Here we go again, Adol. I’ve adventured with the red-haired swordsman time and again, but Ys: The Ark of Napishtim may actually be the title I’m most familiar with in this ongoing series. I wasn’t always such an Ys superfan — in fact, as a child, I found Ys III on the Sega Genesis to be an abhorrent experience, and it took several colorful magazine spreads in the likes of EGM to convince me that The Ark of Napishtim (Ys VI, its number conspicuously dropped in North America) wouldn’t be the same. Brevity and abrupt finale aside, I enjoyed it tremendously, leading me to replay the Japanese version on the PC years later. Now, at last, Ys VI returns to North America in peak condition: visually crisp, technically stable, and fully retranslated. This is the game as it was meant to be played, and while the entire package may not measure up to fan favorites The Oath in Felghana or Ys Origin, some welcome tweaks edge it closer to the level of greatness achieved by its successors.
Ys VI is a speedy action-RPG romp through the Canaan Islands, where wandering swordsman Adol Christin washes up after being caught in a raging storm at sea. While searching for a means of escape from his tropical prison, he catches wind of the invading Romun Empire’s plan to seize a weather-controlling artifact, which they intend to use in their bid for territorial conquest. Adol decides to stop them because he can’t keep his nose out of other people’s business. It’s a serviceable narrative, but it sort of fizzles out around the game’s final act, delivering an ultimately undeveloped villain and a woefully anticlimactic final boss who scarcely deserves its high-octane battle theme. The journey is far more enjoyable than the destination in this case; every character in the game has unique artwork, even minor NPCs, and the new translation is rife with charming details that make them feel alive. I continue to have a fondness for the balance of melodrama and lighthearted dialogue present in Falcom’s games, particularly when XSEED is in charge of localization.
I’ve noticed recently that I have an affinity for minimalist design sensibilities in my RPGs, and Ys VI caters to those preferences beautifully. It’s an action game at heart, meaning that player skill is always more important than equipment, but character progression is masterfully balanced. Every level, every piece of armor, and every accessory makes a crystal-clear difference in Adol’s performance. As a result, there are only a handful of items Adol can acquire, and yet the game never suffers for it. There’s no need for a hundred pieces of equipment with granular differences or randomized stats — instead, every upgrade is clear and measurable, but no less significant. One upgrade can make a seemingly impossible boss suddenly feel conquerable, and there’s a certain rush to be felt in making through that kind of barrier. There’s something almost poetic to me about the way Falcom handles character growth in their RPGs, and while such a degree of simplicity may not suit everyone’s tastes, it aligns perfectly with what I look for in my games.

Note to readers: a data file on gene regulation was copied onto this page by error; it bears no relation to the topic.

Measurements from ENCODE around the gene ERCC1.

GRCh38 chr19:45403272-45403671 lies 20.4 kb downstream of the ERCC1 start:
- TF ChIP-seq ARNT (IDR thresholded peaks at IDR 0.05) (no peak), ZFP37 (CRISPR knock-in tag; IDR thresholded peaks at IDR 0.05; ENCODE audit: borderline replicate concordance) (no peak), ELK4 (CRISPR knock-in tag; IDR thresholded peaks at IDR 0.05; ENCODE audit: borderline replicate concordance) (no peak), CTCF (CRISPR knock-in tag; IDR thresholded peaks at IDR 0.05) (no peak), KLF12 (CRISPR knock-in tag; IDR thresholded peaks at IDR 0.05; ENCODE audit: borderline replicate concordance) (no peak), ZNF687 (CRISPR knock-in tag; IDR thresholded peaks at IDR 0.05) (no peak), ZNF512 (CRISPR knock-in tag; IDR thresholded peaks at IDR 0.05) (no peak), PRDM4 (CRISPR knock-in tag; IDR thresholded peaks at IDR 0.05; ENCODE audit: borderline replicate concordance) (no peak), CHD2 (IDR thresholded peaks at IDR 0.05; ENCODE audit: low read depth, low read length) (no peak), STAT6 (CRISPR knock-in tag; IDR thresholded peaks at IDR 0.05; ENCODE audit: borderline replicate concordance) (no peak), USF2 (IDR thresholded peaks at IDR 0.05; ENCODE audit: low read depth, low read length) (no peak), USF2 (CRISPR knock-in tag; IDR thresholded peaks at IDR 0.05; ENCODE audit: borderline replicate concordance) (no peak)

Pacing is an area where Ys VI falters. The story takes quite a while to get going, and as I mentioned, it never really delivers a satisfying villain or climax. However, an addition to this new Steam release significantly mitigates the tedium found in the middle section of the game. The Wing of Alma, an item that previously only allowed Adol to instantly escape from dungeons, now facilitates teleportation to any save point he has discovered. It’s a small but crucial tweak that cuts away some of the game’s padding and makes it feel more streamlined. Also new to the Steam version is “Catastrophe Mode,” a setting that removes all consumable healing items from the game. Instead, herbs and the like are instantly used upon pickup, shifting the game’s balance and making it play more like its sequels. I actually think this option makes Ys VI even better — it’s a bit like playing Mega Man and refusing to rely on E-tanks. The stakes are higher, but so too is the sense of gratification upon artfully taking down of the game’s imposing bosses. Even on lower difficulties, it’s worth enabling Catastrophe mode just to appreciate how it changes the game’s dynamics. Finally, a few other under-the-hood alterations bring Ys VI into the modern era. It now supports widescreen resolutions up to 1920×1080, features Steam achievements, and comes with a collection of artworks as a free “DLC” package.
If you’re the kind of RPG fan who prefers compact gaming experiences, the straightforward design of Ys VI should be right up your alley. This 10-12 hour adventure moves at a fairly brisk pace and has a pleasantly retro flavor. While the end of the journey could stand to be more satisfying, there’s enough joy to be had in learning the patterns of Adol’s myriad foes as “Mighty Obstacle” wails in the background. See you in Ys 8, my red-haired friend.